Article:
[DAY TWO] The fear of being seen and not heard

You probably won’t see this – but maybe you’ll hear it?

This is a bit of a weird thing to wrap my head around because in the digital space, you’re supposed to be leveraging the potential of hundreds of thousands of people ‘seeing you’ and yet my conditioning is such that I want to speak to only one person at a time. 

Speak to. Not stand before.

This whole idea of being seen is also weird. 

I mean what does that even mean? 

I talk to my clients all the time about ‘being seen’ and in most cases, it means putting yourself out there. 

And with that comes, of course, this crippling fear of judgement and failure. 

But I think subservient to that is this fear that no one is actually going to give a f**k and that we’ll all just end up invisible and unheard. 

Oh. There’s that word again. Unheard. 

It’s always there. Right after unseen.

I think we are more afraid of not being listened to than we are of being seen. 

I mean, I was on television, for crying out loud, and I never felt SEEN. 

I felt like every day I went to work, I put on a mask and smile and sometimes high heels and acted a part. 

But no one saw ME. No one knew ME. 

If I had shown the real me on television, they would have shown me the door. 

Because the real me is the one who is imperfect and passionate. 

Who makes extremely human mistakes and has a host of human emotions. 

The real me is the one who loves to wear sweat suits and overalls and have messy hair. The real me being seen is a hell of a lot different than that polished me being seen. 

But I sound the same. Sweat suits or stilettos – I sound the same.

The real me is the one who wants to be heard more than she needs to be seen.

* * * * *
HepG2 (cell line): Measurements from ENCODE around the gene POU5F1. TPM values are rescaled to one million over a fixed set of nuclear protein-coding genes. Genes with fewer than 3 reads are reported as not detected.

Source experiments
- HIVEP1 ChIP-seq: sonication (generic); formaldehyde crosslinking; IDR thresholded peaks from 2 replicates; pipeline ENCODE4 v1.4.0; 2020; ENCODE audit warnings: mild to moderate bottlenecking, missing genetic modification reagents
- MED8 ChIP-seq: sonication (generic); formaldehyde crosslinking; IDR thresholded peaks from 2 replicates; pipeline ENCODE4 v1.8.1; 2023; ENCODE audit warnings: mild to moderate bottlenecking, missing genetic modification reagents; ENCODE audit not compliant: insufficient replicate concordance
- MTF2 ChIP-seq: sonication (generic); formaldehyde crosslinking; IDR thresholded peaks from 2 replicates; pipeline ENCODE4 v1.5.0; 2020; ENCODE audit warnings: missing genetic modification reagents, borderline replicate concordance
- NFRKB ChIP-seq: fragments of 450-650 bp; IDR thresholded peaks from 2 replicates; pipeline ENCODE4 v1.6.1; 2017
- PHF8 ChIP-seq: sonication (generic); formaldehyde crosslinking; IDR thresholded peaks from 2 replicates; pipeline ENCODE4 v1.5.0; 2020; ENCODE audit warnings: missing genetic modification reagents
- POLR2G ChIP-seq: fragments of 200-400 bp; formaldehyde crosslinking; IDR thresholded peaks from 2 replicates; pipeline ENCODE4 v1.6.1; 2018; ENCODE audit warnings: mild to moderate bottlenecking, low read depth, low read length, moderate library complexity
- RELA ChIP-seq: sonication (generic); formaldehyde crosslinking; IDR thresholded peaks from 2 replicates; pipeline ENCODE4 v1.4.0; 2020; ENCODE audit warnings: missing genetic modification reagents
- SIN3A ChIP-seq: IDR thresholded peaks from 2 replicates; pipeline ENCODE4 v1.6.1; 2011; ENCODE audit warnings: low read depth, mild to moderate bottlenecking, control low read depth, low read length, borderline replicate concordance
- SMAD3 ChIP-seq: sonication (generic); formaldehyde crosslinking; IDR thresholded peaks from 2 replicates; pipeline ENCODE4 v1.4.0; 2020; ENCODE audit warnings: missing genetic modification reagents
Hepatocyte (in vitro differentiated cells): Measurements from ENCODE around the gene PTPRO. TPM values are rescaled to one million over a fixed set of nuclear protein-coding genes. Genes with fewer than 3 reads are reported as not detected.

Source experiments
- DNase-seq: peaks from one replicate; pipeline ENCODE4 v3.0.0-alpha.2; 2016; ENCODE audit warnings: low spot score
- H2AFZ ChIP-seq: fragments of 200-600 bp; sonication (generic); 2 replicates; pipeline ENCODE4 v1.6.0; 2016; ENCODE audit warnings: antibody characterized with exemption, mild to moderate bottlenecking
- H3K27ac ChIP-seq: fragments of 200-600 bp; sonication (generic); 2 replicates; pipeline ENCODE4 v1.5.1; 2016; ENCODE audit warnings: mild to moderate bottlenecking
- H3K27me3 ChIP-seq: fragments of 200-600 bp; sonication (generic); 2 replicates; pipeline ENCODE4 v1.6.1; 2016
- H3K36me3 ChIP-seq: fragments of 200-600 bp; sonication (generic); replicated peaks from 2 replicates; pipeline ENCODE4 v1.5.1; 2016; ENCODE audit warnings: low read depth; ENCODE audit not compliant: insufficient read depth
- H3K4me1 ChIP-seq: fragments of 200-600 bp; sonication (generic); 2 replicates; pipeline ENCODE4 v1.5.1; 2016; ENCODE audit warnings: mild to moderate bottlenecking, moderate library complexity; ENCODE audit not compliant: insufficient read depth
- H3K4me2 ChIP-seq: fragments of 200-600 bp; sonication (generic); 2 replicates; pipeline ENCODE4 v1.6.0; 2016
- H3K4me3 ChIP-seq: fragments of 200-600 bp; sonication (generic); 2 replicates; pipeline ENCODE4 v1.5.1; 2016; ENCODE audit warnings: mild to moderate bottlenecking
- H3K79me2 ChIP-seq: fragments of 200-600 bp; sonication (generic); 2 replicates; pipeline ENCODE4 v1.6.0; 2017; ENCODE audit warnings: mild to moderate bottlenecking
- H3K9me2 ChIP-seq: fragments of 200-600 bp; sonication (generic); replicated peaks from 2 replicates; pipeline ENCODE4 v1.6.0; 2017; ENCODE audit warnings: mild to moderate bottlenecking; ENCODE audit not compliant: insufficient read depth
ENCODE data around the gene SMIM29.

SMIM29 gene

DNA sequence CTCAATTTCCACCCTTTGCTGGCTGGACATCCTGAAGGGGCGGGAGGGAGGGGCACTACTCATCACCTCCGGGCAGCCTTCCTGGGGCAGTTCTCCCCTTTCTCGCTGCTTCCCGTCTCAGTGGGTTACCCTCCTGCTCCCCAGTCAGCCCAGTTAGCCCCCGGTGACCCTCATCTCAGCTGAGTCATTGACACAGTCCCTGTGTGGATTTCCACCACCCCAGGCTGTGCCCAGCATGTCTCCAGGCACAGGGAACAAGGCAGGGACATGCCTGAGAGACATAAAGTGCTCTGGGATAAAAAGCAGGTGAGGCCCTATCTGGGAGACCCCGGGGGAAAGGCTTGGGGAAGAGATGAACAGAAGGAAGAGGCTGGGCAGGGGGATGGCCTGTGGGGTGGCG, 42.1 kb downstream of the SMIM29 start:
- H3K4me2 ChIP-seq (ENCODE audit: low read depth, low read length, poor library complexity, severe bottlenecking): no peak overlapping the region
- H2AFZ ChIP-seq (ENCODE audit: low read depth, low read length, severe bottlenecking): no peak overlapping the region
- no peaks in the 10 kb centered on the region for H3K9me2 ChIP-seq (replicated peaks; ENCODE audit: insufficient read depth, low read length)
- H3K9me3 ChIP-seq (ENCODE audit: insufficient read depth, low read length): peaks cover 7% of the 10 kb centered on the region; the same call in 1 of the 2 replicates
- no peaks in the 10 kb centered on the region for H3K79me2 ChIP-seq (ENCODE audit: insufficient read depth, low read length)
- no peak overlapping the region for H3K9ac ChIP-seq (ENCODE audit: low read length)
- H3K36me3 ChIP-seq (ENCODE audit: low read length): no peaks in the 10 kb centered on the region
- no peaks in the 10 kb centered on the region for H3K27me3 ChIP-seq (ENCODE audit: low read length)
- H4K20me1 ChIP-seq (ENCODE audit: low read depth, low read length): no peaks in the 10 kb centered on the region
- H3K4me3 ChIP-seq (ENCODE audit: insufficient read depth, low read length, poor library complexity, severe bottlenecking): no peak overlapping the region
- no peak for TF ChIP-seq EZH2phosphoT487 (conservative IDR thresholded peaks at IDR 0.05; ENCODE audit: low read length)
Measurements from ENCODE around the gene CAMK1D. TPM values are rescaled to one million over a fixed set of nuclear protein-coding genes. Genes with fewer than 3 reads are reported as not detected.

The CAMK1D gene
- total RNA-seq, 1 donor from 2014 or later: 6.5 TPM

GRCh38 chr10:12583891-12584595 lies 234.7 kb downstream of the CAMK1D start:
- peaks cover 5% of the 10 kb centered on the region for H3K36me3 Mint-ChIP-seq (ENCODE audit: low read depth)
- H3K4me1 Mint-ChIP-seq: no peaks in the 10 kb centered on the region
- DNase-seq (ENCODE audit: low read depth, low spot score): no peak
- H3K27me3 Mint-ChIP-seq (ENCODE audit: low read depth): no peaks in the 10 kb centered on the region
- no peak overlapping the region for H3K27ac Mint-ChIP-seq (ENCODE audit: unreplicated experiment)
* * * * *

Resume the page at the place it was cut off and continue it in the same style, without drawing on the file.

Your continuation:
I once had a professor in University tell me that I could never report on politics because I was too pretty. I’d be distracting to male viewers and they’d only look and not listen. 

(And that was more of a disservice to men than to me? I digress. One of these days, I’ll rage against the patriarchy. But right now it’s early and I’m tired). 

I had a news director tell me my hair had to be shorter than my chin because – you guessed it – it would be distracting to male viewers as I was talking about important things. 

Which at the time and, to this day, enrages me, and yet now in hindsight I see that this TEEVEE man was valuing being heard over being seen. 

It was crucial that my appearance not distract from my message. 

Ah. Breathing space. 

This is where I can be. 

This is where you can be. 

Can we drop the dog and pony show about being seen? The one that has us frantically scrolling Instagram and developing severe comparisonitis and forcing ourselves to write the way everyone else writes? 

And can we instead just speak loudly enough to be heard? 

When I was floating the idea of Story Studio Network by some close friends, about half of them asked why I wasn’t going to offer video as a package add-on in the beginning. (And we may do that in the future, just not now)… 

And my straight up answer was that being SEEN often complicates things for the person being seen and the viewer doing the seeing. 

Not to mention that production costs for video are 3-4x that of audio. 

I grew up in a world of being heard. Of speaking whispers and projecting voices. 

So that is what I do now. 

Heard and unseen. 

Is better than fearful of being seen and being totally mute. 

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